Bad as ever: 43-7
Rick Stroud, The St.Petersburg Times, published 18 November 1991

All you need to know about the Tampa Bay Buccaneers' laugh-track loss to Atlanta on Sunday is it made Richard Williamson hot. Jalapeno from hell's microwave hot. His eyes were fixed. His words sharpened so they would cut. He swore somebody played a cruel joke and switched teams on him prior to the Bucs' pathetic 43-7 loss to the Falcons. He swore it wasn't the same team that had ripped apart Detroit a week ago. His message to reporters came from the heart. Or a beer commercial. Why ask why?

"For what reason they would do that one week and (not play like that) the next week, I don't know! So don't ask me that question," Williamson said. "That's what I'm trying to figure out. But when you don't play, you're going to get the hell beat outta you. Period. I'll take full responsibility for the way the team played. But I'll tell you one thing: That's not the same football team that I saw play last Sunday. Everything about it was different."

Yes, different. But also familiar. For the Bucs (2-9), who allowed Atlanta to score 33 straight points in the second quarter, it was their worst margin of defeat in eight seasons. Not since John McKay's 1983 club was squashed 55-14 have the Bucs been beaten by 36 points. By losing their 12th straight road game, the Bucs clinched their ninth consecutive losing season.

Rest assured all of Tampa Bay's handprints were on this one. So bad was the defense that Atlanta scored on three consecutive possessions without ever facing third down. Receiver Andre Rison capped each drive with a touchdown reception. So sad was the offense that quarterback Vinny Testaverde completed just 6 of 16 passes for 71 yards and was intercepted three times - two of them leading to Falcons touchdowns. Testaverde left the game and the field at the start of the fourth quarter because of a pulled groin.

So mad was fullback Robert Wilson over this display. Wilson scored the first time he touched the football. Unfortunately, he knocked the ball out of Testaverde's hands, and the loose ball squirted out of the end zone for a Falcons safety. Williamson tried to explain his unusual outburst after the game, even though the reason was obvious. "Well, I don't like getting my ass beat," he said. "It's a very competitive business. It's a hard and a tough business. You work hard, and you're supposed to play hard. That's what the game is meant to be. Don't do that and I get very upset at that. I've been here a long time. And there ain't no shortcuts to winning. I can't see anybody go out there and not play and win a football game. We stood around everywhere and watched. It was a terrible display of football."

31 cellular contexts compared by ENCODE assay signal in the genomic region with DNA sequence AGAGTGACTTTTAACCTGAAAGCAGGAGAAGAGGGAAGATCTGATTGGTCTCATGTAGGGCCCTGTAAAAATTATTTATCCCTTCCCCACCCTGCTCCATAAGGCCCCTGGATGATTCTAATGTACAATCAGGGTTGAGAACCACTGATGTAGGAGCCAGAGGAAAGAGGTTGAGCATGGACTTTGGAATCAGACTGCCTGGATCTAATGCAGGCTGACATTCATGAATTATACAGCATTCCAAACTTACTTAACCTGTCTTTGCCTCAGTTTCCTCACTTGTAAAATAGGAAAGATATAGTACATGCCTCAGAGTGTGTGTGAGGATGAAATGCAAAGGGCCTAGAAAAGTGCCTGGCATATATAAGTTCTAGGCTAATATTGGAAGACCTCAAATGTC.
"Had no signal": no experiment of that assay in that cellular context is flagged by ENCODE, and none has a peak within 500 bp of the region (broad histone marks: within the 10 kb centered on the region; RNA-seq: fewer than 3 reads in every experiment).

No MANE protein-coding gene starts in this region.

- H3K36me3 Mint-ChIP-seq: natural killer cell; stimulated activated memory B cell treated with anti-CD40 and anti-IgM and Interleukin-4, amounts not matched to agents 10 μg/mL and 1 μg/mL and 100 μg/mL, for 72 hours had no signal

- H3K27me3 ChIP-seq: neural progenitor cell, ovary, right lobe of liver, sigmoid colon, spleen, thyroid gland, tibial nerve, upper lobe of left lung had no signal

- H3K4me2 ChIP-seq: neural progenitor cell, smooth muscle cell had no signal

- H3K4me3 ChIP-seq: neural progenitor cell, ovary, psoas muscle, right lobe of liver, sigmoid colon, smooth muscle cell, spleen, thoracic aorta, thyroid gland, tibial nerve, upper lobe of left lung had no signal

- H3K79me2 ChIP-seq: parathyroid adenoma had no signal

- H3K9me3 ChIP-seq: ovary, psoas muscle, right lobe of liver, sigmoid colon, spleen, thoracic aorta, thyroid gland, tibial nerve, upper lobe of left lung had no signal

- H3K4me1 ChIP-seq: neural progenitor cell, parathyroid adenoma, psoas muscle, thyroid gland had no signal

Doing most of the browsing was the Bucs' young secondary. Rison broke free in the second quarter, catching touchdown passes of 39, 12, and 15 yards on consecutive drives. The Bucs even failed to kill the final 34 seconds on the clock in the first half. Testaverde was intercepted a second time by cornerback Deion Sanders, who returned it 31 yards to set up Rison's final touchdown. "We had tons of mistakes," Testaverde said. "From the quarterback position all the way down to the last guy on offense."

Well almost, because the last guy was backup quarterback Jeff Carlson. The free agent replaced Testaverde in the fourth quarter and completed 11 of 15 passes for 164 yards - including a 4-yard touchdown pass to Lawrence Dawsey. But by that time, Sanders and fellow cornerback Tim McKyer had been called off the field. Even Carlson's cameo was spoiled when he was sacked by Moe Gardner and Oliver Barnett scooped up the fumble and lumbered 75 yards for a touchdown.

If Carlson learned anything Sunday, it's how it feels to be Chris Chandler. For the fourth time in eight starts this season, Testaverde failed to finish the game. Once again, the injury is not considered serious. Once again, he left with the Bucs losing badly to a physical team. Testaverde said he understood Williamson's frustration.

"He was pretty upset, and I think he has every right to be after the way we played," Testaverde said. "After last week's game the way we played, nobody could've ever thought this team could play the way it did today. When you don't make the plays and the other team is making plays, the end result is the outcome of this game. With all the great expectations we had, this is very disappointing."

But Sunday's loss went beyond disappointing. It was humiliating. Laughable. Comic relief for coaches. "The tempo was different," Williamson said. "The enthusiasm was different. Intensity was totally different. It was just go through the motions. It's my responsibility for that not to happen, I understand that. But that's not the same team! And you can't exist in playing football or any other thing when you play like that!"